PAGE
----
Ex-Arizona Star Simon Gives March Thoughts
Former Arizona guard Miles Simon forever will be a part of March past and present for his role in the Wildcats’ 1997 national championship. It was the lone title in the history of Arizona, which slayed top seeds and college hoops blue bloods Kansas, North Carolina and Kentucky on the way.
Simon, who teamed up with current NBA players Mike Bibby and Jason Terry on that team, was named the Final Four’s Most Outstanding Player and then had a brief pro career. He is now a college basketball analyst for ESPN.
He also has returned to the March stage by working with Allstate on “Team Mayhem,” a collection of broadcasters and former players who have been a part of iconic tournament moments. “Team Mayhem” will be in New Orleans for the Final Four.
We asked Simon to break down the 2012 NCAA tournament, while taking a look back at his one shining moment 15 years ago.
Miles Simon: Always exciting, as usual. At the end of the day (Thursday), I would have to say Wichita State-VCU (was the most compelling game), which kind of messed up my bracket because I had Wichita State - a team that I covered earlier in the year - going to the Sweet 16. But I feel that the top teams throughout the season ... you’re looking at the one, two and three seeds in the NCAA tournament were pretty much the strongest teams throughout the season.
And I think it’s going to end up playing out that way. You’re going to see a lot of the top seeds in the Elite Eight and the Final Four.
LL: One of those top seeds, Syracuse, had a near loss on Thursday. Many people have pointed to the blunders by referees in that game. Do you think the Orange can use that as an us-against-the-world type thing to get them going without Fab Melo?
MS: Whatever happened with the referees, that’s out of the players’ hands. They shouldn’t even worry about that. You have to remember that a game is not won or lost, usually, on one call or one play. There was many other plays where ... Syracuse scored. Syracuse still has to put the ball in the basket. And they still have to get stops on Asheville on the defensive end. I don’t think that’s as much of a factor.
Syracuse may have played a little tight, not their best game (Thursday), as they’re still adjusting (to being without) Fab Melo. I think they have a nice core of veterans with Scoop Jardine and Kris Joseph, so I think Syracuse is going to be all right.
LL: Another team in the Big East, Connecticut, came in as the defending national champs but never was able to come together and fill the void left by Kemba Walker. What was the problem with UConn this season that manifested itself in a loss to Iowa State?
MS: They just didn’t jell as a team. They didn’t have the chemistry as needed. They didn’t have the star power - a guy like Kemba Walker who can hit game-winners, carry a team on his back and get 25-30 on a consistent basis. (Jeremy) Lamb and (Shabazz) Napier were solid. (Andre) Drummond probably didn’t affect the team as much as probably people that he was going to be (able to) for a guy that’s possibly a Top 5 or Top 10 pick in the draft.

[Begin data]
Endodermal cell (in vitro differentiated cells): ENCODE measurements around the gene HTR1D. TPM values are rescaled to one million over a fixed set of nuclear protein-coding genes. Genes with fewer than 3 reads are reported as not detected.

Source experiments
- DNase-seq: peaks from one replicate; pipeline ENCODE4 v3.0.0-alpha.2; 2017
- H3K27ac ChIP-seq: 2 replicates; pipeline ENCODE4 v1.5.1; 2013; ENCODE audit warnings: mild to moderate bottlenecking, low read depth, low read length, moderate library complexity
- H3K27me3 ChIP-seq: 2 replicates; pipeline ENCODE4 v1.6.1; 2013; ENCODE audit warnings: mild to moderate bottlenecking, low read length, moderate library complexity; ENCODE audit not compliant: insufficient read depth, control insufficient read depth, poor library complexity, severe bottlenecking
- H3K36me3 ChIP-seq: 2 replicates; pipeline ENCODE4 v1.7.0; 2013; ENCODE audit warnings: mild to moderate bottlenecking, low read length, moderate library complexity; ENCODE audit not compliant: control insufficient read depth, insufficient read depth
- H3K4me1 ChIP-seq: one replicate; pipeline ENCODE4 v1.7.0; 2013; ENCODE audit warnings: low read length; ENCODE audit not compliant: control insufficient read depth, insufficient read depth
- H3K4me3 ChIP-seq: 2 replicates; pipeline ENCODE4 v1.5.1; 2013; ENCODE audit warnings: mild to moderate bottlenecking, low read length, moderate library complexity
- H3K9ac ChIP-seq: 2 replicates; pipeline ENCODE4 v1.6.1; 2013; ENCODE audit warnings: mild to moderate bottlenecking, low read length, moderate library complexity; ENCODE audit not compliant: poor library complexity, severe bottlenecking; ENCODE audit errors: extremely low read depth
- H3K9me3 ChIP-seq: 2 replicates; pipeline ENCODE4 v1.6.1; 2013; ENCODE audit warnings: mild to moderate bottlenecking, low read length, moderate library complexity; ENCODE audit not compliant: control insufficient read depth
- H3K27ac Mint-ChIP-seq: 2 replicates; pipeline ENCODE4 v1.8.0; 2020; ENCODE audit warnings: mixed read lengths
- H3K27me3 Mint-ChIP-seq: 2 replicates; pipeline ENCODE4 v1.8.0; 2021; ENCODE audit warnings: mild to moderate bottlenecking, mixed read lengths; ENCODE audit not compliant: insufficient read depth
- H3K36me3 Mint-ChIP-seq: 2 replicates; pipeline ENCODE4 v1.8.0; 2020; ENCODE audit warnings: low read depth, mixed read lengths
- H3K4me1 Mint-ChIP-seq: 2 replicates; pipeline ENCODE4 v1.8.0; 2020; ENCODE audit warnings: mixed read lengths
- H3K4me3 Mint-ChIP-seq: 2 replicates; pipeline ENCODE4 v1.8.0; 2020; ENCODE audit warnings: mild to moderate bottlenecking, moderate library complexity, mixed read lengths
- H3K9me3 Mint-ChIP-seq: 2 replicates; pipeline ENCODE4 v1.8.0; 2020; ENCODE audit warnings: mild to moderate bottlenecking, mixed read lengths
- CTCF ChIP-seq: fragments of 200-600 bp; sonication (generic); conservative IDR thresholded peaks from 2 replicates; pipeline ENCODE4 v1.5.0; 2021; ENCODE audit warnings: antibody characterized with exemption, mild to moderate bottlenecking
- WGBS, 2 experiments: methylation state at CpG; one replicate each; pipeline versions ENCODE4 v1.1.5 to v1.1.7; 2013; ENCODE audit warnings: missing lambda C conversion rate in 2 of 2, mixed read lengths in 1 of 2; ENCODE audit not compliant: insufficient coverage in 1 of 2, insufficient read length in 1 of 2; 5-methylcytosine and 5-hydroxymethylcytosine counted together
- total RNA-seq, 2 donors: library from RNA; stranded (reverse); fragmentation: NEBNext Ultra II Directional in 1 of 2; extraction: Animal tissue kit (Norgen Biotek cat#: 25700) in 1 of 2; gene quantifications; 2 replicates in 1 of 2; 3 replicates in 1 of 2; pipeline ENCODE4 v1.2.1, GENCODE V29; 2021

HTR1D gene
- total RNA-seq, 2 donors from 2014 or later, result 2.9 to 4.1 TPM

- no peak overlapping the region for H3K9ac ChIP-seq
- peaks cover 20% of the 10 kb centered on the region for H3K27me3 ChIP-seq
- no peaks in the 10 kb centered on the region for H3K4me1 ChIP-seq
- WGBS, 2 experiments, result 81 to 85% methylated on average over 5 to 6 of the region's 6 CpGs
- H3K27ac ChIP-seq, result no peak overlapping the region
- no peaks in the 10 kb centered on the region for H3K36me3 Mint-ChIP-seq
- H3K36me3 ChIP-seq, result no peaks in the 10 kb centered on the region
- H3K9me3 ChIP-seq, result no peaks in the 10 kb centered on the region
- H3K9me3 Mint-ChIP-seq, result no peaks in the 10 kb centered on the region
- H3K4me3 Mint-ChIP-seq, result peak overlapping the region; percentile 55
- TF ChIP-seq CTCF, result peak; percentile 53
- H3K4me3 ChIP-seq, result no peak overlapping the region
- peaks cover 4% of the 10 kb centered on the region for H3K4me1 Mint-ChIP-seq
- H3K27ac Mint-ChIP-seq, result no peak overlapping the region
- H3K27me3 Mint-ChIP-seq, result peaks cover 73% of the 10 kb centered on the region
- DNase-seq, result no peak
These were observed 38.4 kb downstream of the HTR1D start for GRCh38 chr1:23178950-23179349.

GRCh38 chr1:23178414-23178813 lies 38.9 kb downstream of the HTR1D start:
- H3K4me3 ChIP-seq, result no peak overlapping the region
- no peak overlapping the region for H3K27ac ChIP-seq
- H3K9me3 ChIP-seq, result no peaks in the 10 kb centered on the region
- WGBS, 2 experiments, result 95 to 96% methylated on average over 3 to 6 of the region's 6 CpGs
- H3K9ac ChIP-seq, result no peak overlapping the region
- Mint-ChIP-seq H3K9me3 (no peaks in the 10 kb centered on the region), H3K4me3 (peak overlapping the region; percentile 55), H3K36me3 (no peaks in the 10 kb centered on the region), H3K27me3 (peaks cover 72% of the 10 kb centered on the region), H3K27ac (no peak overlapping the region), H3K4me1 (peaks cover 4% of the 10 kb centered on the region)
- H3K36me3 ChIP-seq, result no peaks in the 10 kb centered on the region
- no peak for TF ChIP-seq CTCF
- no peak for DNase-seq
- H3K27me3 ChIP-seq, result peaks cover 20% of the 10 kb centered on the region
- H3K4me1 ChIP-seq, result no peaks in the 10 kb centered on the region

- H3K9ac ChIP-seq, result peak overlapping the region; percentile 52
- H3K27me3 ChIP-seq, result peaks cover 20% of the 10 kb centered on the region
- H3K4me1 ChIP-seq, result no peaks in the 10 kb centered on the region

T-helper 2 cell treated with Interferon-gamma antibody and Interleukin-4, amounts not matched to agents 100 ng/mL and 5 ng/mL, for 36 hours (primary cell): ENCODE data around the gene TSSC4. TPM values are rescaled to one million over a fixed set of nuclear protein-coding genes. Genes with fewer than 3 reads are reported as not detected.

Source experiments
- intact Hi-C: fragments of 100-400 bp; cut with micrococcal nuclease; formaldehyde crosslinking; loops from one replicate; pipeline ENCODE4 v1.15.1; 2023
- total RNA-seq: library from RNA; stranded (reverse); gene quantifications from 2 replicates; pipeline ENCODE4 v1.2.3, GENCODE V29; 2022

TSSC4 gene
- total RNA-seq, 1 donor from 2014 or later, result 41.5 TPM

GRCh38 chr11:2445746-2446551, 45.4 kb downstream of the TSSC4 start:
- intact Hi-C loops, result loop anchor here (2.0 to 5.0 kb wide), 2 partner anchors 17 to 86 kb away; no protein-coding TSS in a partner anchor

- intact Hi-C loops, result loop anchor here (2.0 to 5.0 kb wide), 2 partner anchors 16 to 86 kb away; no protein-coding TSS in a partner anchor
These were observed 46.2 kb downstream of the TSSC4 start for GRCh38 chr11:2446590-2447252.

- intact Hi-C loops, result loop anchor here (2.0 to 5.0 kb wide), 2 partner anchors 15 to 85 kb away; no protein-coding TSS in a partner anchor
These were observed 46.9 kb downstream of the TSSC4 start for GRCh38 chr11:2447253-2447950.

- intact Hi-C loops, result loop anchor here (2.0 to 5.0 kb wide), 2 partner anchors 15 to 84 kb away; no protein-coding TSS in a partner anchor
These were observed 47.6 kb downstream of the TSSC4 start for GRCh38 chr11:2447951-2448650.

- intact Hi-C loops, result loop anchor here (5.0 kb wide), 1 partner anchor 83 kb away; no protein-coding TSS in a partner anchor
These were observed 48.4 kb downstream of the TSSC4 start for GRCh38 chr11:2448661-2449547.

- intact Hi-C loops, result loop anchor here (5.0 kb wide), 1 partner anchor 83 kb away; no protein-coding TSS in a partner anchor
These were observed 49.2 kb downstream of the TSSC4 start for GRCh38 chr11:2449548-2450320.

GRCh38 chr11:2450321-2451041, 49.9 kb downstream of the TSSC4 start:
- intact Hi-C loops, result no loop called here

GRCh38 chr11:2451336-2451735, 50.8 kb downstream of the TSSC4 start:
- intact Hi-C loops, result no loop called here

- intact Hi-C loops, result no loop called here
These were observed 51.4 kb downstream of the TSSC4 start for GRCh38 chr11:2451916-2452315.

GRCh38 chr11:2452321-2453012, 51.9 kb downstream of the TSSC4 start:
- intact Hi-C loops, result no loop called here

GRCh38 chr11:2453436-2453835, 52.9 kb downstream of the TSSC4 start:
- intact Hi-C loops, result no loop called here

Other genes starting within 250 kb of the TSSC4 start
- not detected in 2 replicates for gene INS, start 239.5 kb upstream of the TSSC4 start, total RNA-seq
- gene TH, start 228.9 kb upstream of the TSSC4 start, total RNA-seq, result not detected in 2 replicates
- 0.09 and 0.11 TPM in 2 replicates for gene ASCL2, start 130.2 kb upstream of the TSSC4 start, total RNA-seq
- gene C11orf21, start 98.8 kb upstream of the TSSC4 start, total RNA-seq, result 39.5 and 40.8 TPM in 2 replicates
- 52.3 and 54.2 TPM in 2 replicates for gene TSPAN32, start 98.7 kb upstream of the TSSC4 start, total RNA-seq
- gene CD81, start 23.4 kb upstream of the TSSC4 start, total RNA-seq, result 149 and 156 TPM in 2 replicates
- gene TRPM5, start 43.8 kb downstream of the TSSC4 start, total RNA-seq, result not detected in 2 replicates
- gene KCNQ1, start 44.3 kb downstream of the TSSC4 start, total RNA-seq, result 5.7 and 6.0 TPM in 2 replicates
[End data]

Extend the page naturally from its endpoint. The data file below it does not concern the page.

Not having your coach for X amount of games is always a tough thing when you have a Hall of Fame, champion-type coach in Jim Calhoun. But also, you have to give credit to Iowa State, they were tremendous. I’ve covered them three times; I didn’t think that UConn could beat Iowa State in that (second-round) matchup anyway.
LL: As someone with experience beating Kentucky in the 1997 national championship game, I have to ask about the Wildcats. They have been an incredible powerhouse this season. Will John Calipari get over the hump and win his first national title?
MS: I think it’s obviously his best chance to do it. Personally, I have UNC beating them in the finals. Obviously, I’m predicating that on a healthy John Henson, a full roster. You got to remember that Carolina lost to (Kentucky) by one point at Rupp Arena, when Anthony Davis saved the day with a blocked shot.
But Kentucky is so good defensively - No. 1 in the nation in field-goal percentage defense. It’s so hard to get freshmen, not only to learn but buy in defensively. A lot of them think about offense first. But John Calipari has done a great job of molding this team into a mirror image of himself - toughness, play hard, grind it out a little bit, and I think they have a great chance to win it.
LL: You have experience beating Kentucky in 1997, when you were a No. 4 seed. Is that something you think about often, especially around this time of year?
MS: I think people remind me more than I think about it. I still remember how fun it was and what a great accomplishment it was obviously being the only team to beat three No. 1 seeds and to win the only national championship in the storied Arizona basketball program for Lute Olson, a Hall of Fame coach. ... It’s obviously a great accomplishment that I’ll cherish for the rest of my life.